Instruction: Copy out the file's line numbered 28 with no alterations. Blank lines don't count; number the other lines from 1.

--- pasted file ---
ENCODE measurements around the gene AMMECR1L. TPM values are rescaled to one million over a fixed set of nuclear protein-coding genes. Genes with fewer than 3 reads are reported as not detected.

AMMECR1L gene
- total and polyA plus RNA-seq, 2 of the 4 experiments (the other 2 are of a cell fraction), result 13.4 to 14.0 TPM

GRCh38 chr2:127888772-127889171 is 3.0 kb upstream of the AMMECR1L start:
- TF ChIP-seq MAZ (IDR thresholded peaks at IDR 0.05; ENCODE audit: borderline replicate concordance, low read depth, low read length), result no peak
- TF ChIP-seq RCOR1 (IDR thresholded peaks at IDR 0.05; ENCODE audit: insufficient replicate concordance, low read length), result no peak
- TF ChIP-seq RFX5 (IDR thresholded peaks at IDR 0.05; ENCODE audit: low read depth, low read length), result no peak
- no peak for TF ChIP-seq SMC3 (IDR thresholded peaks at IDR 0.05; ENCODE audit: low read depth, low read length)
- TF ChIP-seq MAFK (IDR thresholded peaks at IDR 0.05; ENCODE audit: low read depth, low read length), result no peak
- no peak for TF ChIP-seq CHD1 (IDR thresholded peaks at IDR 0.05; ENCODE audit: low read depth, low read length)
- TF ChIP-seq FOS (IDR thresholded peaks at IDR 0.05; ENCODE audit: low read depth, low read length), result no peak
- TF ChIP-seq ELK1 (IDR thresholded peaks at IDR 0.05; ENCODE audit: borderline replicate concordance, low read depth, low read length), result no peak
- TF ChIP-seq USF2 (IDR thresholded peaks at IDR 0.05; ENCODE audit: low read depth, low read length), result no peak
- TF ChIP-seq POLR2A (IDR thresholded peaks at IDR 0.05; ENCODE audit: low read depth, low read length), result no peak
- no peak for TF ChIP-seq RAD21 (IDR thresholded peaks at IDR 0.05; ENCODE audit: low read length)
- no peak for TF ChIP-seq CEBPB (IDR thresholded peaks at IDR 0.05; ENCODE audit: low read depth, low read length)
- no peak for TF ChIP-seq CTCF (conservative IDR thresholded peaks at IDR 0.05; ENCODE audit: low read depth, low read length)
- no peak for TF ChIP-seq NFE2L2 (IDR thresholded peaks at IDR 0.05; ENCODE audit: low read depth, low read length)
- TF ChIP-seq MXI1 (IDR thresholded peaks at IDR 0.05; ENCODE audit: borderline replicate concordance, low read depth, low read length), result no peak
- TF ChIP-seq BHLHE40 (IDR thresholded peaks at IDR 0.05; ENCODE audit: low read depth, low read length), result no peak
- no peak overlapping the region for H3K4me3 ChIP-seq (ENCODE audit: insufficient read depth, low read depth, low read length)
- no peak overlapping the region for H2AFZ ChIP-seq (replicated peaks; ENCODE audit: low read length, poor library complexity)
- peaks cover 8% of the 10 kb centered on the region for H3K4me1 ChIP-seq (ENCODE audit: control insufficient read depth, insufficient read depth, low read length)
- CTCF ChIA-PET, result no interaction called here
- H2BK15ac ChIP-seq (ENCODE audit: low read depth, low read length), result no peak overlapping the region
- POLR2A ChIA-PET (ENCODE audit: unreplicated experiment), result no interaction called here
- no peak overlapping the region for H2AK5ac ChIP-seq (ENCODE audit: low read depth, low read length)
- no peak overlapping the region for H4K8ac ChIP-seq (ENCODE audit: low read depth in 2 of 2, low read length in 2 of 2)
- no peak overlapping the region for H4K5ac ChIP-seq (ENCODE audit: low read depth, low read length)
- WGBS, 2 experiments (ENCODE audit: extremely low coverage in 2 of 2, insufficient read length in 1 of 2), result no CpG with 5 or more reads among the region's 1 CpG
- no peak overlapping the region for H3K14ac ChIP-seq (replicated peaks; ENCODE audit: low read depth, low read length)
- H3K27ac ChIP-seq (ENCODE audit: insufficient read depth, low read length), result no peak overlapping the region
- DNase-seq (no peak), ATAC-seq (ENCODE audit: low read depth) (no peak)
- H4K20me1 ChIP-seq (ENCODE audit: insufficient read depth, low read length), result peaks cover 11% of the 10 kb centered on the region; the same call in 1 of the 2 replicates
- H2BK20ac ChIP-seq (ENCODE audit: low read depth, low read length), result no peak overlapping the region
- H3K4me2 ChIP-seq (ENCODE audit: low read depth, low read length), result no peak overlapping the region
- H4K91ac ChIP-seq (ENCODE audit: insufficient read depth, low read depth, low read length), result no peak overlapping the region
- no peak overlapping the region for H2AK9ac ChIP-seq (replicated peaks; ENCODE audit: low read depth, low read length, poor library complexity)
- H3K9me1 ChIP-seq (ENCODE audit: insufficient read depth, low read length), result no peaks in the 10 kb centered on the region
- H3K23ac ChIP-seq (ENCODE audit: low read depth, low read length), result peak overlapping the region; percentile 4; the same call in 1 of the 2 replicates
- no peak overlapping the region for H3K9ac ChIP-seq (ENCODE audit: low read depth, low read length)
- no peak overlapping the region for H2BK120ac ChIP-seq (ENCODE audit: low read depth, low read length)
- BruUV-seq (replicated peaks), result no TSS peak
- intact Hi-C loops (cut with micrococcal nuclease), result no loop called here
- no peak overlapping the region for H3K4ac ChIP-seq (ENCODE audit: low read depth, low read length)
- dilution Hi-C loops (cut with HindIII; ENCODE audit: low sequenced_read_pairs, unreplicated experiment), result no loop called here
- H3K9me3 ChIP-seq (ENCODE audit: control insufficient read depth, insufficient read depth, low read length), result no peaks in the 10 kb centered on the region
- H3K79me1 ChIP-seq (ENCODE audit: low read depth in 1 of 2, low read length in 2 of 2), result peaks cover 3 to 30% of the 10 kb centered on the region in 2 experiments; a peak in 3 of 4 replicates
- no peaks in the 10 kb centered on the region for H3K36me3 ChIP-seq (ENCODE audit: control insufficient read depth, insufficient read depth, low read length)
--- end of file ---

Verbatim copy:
- no peak overlapping the region for H4K8ac ChIP-seq (ENCODE audit: low read depth in 2 of 2, low read length in 2 of 2)